The Colosseum – the Flavian Amphitheater; is an iconic ancient Roman amphitheatre in the heart of Rome, Italy. An engineering marvel of its time, the elliptical structure is made of concrete and sand. The perimeter of the approximately 48-meter-high building is approximately 527 meters. It was able to accommodate 50,000 - 80,000 viewers.
They were primarily used for gladiatorial contests and public spectacles, including gladiator fights, animal hunts, public executions, and mock sea battles. These events were a significant part of ancient Roman culture and entertained the citizens.
Where is the Colosseum?
The Colosseum is located in Italy, in the heart of Rome. It is in the southeast of the historic centre, near other well-known attractions such as the Roman Forum, the Arch of Constantine, the Circus Maximus, and the Palatine Hill. Thanks to its central location, it is easily accessible and an outstanding destination for tourists visiting the city. Address: Colosseum Piazza del Colosseo, 1 00184 Rome, Italy
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It is worth buying our ticket online in advance. You can participate in group tours but visit certain parts individually. You can choose what you want to see depending on the ticket type. It's good to know that you can only tour certain Colosseum parts on a guided tour. Moreover, you can also buy a combined ticket, which is also good for the neighbouring Roman Forum. A 24-hour combined ticket costs 16 euros.
The architecture of the Colosseum is a remarkable testament to the engineering ingenuity and artistic skills of ancient Rome. It was designed as an impressive and functional structure, perfectly suitable for large spectacles and accommodating a large audience. Here are some of the main architectural features of the Colosseum:
- Shape and structure: The Colosseum is an elliptical amphitheatre with a major axis of about 188 meters and a minor axis of about 156 meters. It is about 48 meters high. It corresponds to a 12-15 storey building. The entire structure was built from concrete, brick and volcanic stone, with different materials used for different parts of the building to maximize the building's stability and strength.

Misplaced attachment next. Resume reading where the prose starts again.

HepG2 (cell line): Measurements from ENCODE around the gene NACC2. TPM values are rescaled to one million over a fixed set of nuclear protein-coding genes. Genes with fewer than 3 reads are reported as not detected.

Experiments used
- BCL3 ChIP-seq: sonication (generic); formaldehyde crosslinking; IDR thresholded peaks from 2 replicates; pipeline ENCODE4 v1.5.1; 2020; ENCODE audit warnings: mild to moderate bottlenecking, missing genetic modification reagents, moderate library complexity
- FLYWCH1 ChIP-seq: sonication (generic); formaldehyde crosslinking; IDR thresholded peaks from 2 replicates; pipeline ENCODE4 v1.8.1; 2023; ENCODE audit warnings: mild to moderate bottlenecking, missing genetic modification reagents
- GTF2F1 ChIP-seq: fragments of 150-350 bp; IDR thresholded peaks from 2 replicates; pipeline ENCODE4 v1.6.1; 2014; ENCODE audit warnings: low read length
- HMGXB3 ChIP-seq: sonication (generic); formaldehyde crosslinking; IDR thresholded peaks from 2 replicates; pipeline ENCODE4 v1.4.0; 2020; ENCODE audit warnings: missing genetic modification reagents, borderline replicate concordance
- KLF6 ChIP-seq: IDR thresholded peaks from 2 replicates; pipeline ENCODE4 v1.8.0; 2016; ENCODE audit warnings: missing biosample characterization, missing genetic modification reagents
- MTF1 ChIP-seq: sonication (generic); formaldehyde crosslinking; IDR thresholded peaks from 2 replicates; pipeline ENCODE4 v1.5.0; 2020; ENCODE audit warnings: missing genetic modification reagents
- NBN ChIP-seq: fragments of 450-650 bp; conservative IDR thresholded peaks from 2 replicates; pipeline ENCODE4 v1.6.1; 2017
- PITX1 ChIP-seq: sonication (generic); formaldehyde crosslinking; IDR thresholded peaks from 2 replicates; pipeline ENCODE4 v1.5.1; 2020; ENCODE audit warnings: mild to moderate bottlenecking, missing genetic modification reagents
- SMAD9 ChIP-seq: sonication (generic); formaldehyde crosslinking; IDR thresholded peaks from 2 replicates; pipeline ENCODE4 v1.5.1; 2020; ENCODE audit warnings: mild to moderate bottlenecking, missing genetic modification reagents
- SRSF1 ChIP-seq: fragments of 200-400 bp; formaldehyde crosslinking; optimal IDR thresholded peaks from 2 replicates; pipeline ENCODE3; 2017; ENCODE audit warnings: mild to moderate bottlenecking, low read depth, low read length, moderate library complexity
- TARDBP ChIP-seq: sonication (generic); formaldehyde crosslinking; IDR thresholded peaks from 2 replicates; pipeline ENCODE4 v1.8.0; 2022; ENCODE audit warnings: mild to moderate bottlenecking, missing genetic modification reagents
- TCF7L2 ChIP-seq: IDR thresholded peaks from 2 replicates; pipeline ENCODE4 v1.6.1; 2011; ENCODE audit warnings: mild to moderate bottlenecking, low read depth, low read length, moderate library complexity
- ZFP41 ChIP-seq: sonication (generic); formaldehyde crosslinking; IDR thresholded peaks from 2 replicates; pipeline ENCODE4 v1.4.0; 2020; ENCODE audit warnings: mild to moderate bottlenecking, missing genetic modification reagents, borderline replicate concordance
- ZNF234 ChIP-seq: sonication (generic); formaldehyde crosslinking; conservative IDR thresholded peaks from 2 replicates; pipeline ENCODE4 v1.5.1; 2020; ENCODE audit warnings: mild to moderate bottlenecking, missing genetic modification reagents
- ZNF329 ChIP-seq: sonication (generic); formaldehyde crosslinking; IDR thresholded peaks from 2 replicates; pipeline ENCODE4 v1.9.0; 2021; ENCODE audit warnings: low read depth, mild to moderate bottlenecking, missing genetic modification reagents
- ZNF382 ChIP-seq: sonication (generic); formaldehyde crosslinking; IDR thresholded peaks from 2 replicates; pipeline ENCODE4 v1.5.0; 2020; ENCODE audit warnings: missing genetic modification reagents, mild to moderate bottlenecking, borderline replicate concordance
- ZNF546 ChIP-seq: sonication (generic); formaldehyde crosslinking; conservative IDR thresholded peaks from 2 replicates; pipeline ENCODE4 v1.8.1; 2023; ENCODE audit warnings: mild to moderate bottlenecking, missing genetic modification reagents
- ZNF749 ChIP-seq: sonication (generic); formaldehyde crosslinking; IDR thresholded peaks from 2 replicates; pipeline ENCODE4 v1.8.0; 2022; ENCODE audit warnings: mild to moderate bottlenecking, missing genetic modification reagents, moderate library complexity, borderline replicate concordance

- Facade and exterior: The exterior facade of the Colosseum is a stunning display of architectural ornamentation. Each level has a series of arches, with 80 arches on the ground floor, 64 on the second and 80 on the third floors. The arches are framed by pilasters (flat columns) of various orders, including Doric, Ionic and Corinthian. Each level has a distinct architectural style that adds to the grandeur and visual appeal of the amphitheatre.
- Seating Arrangement: The Colosseum was designed to accommodate a huge audience, estimated to be between 50,000 and 80,000 spectators. Seating was arranged hierarchically, with the best seats reserved for the Roman elite and aristocracy on the lower level (ima cavea). As the seating capacity increased (media cavea and summa cavea), it was intended for the common people.
- Arena: The central area of the Colosseum is called the arena. It was a wooden floor covered with sand called an "arena", which means "sand" in Latin. The word "arena" also symbolized the place of battle and spectacle.
- Hypogeum: Beneath the arena's floor is the hypogeum, a complex system of underground passages, chambers, and cells. The Hypogeum was used to store props, animals, and gladiators before they made their dramatic entrance into the arena. This sophisticated mechanism allowed for elements of surprise during the spectacle.
The gladiatorial contest was one of the most prominent events in the Colosseum. Gladiators, typically slaves or prisoners of war, fought each other or wild animals to entertain the crowd.
Although the gladiatorial contests were the most notable events of the Colosseum, many other attractions and shows occurred here. These included animal hunts known as "venationes", in which exotic animals were brought from different parts of the Roman Empire to fight each other or against trained hunters. Naval battles called "naumachiae" were also recreated in the arena by flooding and simulating naval battles.
Its history is a fascinating journey spanning more than two millennia. Here is an overview of the historical timeline:
- Construction (AD 70-80): Emperor Vespasian of the Flavian dynasty initiated the Colosseum's construction in AD 70, shortly after the end of the turbulent years of the Four Emperors. Vespasian wanted to build an amphitheatre as a gift to the Roman people to gain popularity and establish his new legitimacy as ruler. The site was where Nero's opulent palace, the Domus Aurea, once stood.
- Consecration (80 AD): It was officially completed and inaugurated in 80 AD by Emperor Titus, son and successor of Vespasian. The opening games lasted for a hundred days and were spectacular, including gladiatorial contests, animal hunts and sea battles.